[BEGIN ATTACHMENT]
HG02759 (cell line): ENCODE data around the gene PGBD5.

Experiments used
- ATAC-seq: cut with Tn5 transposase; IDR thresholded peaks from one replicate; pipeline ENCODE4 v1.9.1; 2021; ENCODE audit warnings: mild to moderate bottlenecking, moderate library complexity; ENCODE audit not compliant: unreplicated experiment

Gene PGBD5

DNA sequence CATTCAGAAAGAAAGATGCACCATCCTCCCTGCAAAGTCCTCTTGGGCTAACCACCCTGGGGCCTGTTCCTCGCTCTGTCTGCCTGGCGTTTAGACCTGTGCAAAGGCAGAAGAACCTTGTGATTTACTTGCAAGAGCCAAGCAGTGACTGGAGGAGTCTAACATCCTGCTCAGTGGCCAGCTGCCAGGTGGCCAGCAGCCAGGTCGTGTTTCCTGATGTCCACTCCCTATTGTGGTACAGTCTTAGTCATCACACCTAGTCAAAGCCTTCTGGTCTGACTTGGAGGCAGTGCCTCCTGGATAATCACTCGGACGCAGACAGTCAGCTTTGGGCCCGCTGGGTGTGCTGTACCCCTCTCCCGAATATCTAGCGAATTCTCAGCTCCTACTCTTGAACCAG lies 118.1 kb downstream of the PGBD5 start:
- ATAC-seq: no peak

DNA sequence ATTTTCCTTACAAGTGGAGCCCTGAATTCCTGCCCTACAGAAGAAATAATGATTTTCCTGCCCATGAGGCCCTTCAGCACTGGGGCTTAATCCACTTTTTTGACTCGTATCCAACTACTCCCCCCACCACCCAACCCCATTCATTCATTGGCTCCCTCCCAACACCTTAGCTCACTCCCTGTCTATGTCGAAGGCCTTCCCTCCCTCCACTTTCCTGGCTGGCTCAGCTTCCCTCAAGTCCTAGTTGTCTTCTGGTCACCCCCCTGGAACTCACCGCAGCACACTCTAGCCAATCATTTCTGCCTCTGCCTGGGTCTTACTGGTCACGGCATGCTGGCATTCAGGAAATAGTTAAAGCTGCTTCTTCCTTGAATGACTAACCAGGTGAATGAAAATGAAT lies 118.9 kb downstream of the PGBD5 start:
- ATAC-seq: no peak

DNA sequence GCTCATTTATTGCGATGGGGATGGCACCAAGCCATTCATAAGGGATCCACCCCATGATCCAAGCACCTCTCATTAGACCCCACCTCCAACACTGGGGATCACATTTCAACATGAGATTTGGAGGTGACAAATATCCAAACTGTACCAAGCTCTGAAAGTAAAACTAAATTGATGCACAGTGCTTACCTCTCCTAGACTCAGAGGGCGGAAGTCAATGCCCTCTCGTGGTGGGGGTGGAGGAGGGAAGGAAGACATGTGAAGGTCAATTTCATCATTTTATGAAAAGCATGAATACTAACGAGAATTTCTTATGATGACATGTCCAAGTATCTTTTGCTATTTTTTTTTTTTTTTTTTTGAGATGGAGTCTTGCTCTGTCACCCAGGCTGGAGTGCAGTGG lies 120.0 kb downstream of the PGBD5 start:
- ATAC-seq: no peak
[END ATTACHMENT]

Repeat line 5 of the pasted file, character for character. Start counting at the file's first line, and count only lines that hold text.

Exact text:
DNA sequence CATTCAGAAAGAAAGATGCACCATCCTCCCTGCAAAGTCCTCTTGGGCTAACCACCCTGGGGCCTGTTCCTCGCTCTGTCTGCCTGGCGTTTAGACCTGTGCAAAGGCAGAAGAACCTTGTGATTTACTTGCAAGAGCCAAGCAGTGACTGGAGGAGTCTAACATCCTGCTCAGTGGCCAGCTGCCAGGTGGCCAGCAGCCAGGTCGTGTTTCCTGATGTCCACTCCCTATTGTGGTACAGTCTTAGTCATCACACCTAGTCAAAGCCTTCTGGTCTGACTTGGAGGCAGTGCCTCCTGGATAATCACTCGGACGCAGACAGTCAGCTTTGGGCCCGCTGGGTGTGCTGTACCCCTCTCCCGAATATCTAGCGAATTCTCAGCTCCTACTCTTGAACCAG lies 118.1 kb downstream of the PGBD5 start: